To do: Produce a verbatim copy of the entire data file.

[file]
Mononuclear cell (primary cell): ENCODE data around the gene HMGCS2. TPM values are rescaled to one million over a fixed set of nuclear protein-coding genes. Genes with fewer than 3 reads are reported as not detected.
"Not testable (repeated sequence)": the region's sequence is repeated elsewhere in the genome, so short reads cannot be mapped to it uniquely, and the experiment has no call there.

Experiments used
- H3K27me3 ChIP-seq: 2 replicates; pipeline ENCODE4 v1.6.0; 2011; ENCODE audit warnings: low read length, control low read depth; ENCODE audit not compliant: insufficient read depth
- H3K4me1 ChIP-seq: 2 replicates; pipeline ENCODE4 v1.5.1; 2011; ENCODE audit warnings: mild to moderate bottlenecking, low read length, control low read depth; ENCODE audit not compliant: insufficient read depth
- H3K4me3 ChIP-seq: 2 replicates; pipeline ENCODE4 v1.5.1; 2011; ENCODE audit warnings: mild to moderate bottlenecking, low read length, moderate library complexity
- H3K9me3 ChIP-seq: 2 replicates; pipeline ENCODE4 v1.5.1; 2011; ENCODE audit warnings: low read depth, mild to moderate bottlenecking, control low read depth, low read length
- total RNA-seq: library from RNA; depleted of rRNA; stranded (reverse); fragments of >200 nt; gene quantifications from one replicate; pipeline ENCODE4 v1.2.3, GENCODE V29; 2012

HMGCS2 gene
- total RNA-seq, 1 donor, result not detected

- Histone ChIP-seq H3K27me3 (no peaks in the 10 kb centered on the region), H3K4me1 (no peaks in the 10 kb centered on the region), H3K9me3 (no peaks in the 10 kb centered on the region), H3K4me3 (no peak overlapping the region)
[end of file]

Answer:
Mononuclear cell (primary cell): ENCODE data around the gene HMGCS2. TPM values are rescaled to one million over a fixed set of nuclear protein-coding genes. Genes with fewer than 3 reads are reported as not detected.
"Not testable (repeated sequence)": the region's sequence is repeated elsewhere in the genome, so short reads cannot be mapped to it uniquely, and the experiment has no call there.

Experiments used
- H3K27me3 ChIP-seq: 2 replicates; pipeline ENCODE4 v1.6.0; 2011; ENCODE audit warnings: low read length, control low read depth; ENCODE audit not compliant: insufficient read depth
- H3K4me1 ChIP-seq: 2 replicates; pipeline ENCODE4 v1.5.1; 2011; ENCODE audit warnings: mild to moderate bottlenecking, low read length, control low read depth; ENCODE audit not compliant: insufficient read depth
- H3K4me3 ChIP-seq: 2 replicates; pipeline ENCODE4 v1.5.1; 2011; ENCODE audit warnings: mild to moderate bottlenecking, low read length, moderate library complexity
- H3K9me3 ChIP-seq: 2 replicates; pipeline ENCODE4 v1.5.1; 2011; ENCODE audit warnings: low read depth, mild to moderate bottlenecking, control low read depth, low read length
- total RNA-seq: library from RNA; depleted of rRNA; stranded (reverse); fragments of >200 nt; gene quantifications from one replicate; pipeline ENCODE4 v1.2.3, GENCODE V29; 2012

HMGCS2 gene
- total RNA-seq, 1 donor, result not detected

- Histone ChIP-seq H3K27me3 (no peaks in the 10 kb centered on the region), H3K4me1 (no peaks in the 10 kb centered on the region), H3K9me3 (no peaks in the 10 kb centered on the region), H3K4me3 (no peak overlapping the region)